A high-field MRI of Thor’s brain was performed. IV contrast was administered. The MRI is pictured below.
Thor’s MRI shows a mass in his brain. (Note that there is a surface-based, strongly contrast enhancing space-occupying mass at the level of the right temporal lobe.) The mass is causing compression on the right thalamus, rostral cerebellum as well as the midline shift and ventricular asymmetry. There is evidence of dural enhancement (dural tail) as well as hyperostosis of the temporal bone overlying the lesion.
The appearance of the mass is consistent with a type of brain tumor called a meningioma. Meningiomas are tumors that grow on the outside of the brain tissue originating from the coverings of the brain. Meningiomas are common brain tumors in cats.
Unfortunately, there are no cures for brain tumors in cats; however, treatment options exist that can make the symptoms easier to control and extend Thor’s quality of life.
The first treatment option was to consider surgery. Surgical treatment would involve a craniotomy to remove the tumor. Because the tumor is located within the brain, surgical ‘margins’ cannot be obtained. This meant that some tumor cells would remain and over time the tumor would grow back. The average time for tumor regrowth varies with every cat. Meningiomas tend to be slow-growing and may take several years before returning. Surgery also carries the risks inherently associated with brain surgery.
The second treatment option was to consider conservative and palliative management, which was the least risky of the two but carried a worse prognosis. Conservative management involves reducing brain swelling with prednisolone. This form of treatment does not kill tumor cells; therefore, with time the tumor would continue to grow and cause additional neurological signs.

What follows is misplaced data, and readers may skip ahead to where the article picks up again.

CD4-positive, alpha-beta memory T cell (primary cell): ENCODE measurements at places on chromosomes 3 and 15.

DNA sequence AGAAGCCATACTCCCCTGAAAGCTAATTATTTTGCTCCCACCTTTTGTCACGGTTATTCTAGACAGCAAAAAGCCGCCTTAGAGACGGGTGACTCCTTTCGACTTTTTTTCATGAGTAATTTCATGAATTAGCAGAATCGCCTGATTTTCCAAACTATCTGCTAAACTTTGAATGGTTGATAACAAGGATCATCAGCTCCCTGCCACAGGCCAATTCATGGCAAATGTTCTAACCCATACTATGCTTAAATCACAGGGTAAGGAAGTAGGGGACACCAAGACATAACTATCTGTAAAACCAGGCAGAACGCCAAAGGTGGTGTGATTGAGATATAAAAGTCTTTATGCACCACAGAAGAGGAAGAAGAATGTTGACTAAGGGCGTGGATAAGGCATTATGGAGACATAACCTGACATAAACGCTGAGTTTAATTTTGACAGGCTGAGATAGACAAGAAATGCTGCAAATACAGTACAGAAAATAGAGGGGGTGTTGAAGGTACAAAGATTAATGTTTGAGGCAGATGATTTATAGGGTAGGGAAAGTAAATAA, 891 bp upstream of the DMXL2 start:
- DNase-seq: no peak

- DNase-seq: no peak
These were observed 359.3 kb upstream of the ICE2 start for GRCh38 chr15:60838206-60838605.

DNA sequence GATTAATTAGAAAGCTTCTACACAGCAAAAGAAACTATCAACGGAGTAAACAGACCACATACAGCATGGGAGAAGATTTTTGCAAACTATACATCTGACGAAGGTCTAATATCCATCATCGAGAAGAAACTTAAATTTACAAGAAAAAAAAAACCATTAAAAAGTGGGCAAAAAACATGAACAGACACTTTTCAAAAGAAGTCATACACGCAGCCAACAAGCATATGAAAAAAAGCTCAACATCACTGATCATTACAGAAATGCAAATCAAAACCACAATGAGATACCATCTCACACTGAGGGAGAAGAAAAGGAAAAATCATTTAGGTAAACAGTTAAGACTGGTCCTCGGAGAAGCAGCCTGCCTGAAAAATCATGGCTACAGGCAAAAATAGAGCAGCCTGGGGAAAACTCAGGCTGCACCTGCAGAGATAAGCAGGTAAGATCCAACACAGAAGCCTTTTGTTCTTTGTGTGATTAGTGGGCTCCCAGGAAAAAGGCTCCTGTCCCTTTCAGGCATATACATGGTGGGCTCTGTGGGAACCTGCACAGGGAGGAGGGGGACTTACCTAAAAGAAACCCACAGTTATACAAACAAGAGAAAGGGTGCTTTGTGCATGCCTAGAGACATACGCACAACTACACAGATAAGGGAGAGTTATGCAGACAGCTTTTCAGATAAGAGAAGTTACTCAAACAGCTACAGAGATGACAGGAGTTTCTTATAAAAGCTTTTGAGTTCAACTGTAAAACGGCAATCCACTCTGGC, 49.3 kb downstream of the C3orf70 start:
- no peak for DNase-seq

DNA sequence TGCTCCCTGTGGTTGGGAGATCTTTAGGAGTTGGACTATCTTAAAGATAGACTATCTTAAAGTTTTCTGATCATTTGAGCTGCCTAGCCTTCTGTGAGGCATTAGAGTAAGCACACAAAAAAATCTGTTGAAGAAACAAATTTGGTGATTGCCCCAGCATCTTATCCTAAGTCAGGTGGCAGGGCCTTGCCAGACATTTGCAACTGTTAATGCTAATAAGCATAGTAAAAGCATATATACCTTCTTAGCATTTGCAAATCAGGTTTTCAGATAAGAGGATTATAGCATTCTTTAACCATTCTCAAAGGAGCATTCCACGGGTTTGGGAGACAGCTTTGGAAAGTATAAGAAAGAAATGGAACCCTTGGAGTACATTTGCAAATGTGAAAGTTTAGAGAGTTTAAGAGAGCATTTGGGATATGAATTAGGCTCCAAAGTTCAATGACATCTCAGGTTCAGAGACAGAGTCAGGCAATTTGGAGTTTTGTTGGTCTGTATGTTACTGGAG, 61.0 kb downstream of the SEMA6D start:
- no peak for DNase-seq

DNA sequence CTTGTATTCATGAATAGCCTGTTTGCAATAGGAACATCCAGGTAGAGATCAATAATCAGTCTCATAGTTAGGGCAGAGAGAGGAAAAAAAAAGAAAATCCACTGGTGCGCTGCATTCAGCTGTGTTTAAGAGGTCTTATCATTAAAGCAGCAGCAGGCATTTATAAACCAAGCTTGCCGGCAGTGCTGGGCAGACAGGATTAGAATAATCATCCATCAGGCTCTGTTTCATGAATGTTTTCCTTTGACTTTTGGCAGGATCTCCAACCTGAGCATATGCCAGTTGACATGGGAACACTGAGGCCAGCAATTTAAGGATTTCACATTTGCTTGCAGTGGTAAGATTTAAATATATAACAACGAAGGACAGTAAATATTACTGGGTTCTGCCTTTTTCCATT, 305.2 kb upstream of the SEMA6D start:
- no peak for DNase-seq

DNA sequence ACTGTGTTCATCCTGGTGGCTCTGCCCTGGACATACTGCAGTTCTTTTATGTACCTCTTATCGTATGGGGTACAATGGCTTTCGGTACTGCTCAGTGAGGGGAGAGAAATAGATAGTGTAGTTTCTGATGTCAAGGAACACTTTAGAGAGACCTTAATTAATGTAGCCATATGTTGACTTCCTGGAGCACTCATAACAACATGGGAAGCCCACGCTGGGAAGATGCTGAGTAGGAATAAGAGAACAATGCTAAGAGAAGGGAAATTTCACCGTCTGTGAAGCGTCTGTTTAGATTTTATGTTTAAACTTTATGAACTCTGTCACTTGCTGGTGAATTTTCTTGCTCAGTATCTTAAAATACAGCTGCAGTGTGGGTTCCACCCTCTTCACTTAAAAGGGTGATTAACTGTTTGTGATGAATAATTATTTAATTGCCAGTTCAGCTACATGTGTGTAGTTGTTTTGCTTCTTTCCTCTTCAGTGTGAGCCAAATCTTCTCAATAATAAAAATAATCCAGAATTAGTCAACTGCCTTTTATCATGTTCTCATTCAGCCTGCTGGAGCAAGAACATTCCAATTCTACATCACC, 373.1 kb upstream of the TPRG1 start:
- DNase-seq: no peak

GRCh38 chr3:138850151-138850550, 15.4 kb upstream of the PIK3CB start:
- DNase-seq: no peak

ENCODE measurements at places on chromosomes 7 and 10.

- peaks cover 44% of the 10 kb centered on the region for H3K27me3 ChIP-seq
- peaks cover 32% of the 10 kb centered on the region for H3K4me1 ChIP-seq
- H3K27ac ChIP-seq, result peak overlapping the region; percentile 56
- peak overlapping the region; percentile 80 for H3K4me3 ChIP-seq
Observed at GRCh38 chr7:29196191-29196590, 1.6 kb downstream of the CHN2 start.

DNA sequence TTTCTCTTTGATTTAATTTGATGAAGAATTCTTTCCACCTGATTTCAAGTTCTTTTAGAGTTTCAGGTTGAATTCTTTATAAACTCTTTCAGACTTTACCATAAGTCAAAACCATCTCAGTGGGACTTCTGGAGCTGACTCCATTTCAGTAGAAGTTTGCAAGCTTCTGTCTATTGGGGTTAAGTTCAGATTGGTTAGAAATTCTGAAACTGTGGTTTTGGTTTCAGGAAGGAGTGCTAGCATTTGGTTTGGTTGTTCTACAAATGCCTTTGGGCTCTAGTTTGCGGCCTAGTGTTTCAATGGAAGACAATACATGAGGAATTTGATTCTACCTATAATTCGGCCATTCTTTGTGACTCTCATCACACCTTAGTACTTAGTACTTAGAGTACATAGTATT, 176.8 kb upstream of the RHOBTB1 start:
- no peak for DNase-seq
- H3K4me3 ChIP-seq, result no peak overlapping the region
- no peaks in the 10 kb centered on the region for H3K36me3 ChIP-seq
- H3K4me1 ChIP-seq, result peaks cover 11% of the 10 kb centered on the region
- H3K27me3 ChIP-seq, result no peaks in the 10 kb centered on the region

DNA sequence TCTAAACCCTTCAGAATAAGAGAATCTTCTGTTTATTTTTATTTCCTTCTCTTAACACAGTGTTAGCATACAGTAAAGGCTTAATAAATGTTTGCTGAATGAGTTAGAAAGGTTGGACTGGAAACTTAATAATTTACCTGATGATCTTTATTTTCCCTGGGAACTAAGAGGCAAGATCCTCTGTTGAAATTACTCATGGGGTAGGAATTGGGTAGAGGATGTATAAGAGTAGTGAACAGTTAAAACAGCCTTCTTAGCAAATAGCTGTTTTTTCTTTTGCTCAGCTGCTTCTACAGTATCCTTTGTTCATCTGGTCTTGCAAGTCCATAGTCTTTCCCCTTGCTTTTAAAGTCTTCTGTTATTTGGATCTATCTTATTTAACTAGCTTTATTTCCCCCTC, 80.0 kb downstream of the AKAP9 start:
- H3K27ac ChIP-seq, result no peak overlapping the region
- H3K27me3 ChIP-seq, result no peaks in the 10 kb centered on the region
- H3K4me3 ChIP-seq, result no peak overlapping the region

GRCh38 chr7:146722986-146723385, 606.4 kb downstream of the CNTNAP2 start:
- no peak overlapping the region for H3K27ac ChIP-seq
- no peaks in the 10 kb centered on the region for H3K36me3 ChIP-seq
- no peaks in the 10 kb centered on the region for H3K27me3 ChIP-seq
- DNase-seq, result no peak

Thor’s owner decided to proceed with surgery. A rostrotentorial approach to the right temporal lobe was performed and after durotomy, a tan, well-demarcated mass was identified. The mass was resected using blunt dissection. The bony defect was covered with SIS and closure was routine.
Thor recovered well from anesthesia, no post-operative complications occurred and he was neurologically normal. Although clean margins cannot be obtained for intracranial tumors, on Thor’s post-operative MRI (pictured below) the mass appears completely resected.
Following surgery, Thor was restricted to crate rest for four weeks to promote a healthy recovery and the brain mass was sent to be evaluated by a pathologist. The tumor was confirmed to be a meningioma.
- The most common symptom of a brain tumor in a cat includes changes in behavior and walking in circles, however, other signs such as seizures and balance problems are posible.
- Brain tumors most often happen in older cats, however, surgical removal can provide prolonged survival of many years.
- MRI is the test of choice for evaluating the brain.
To learn more about brain tumors in dogs and cats, visit this link or call an expert in neurology at Southeast Veterinary Neurology. We have locations in Miami and Boynton Beach.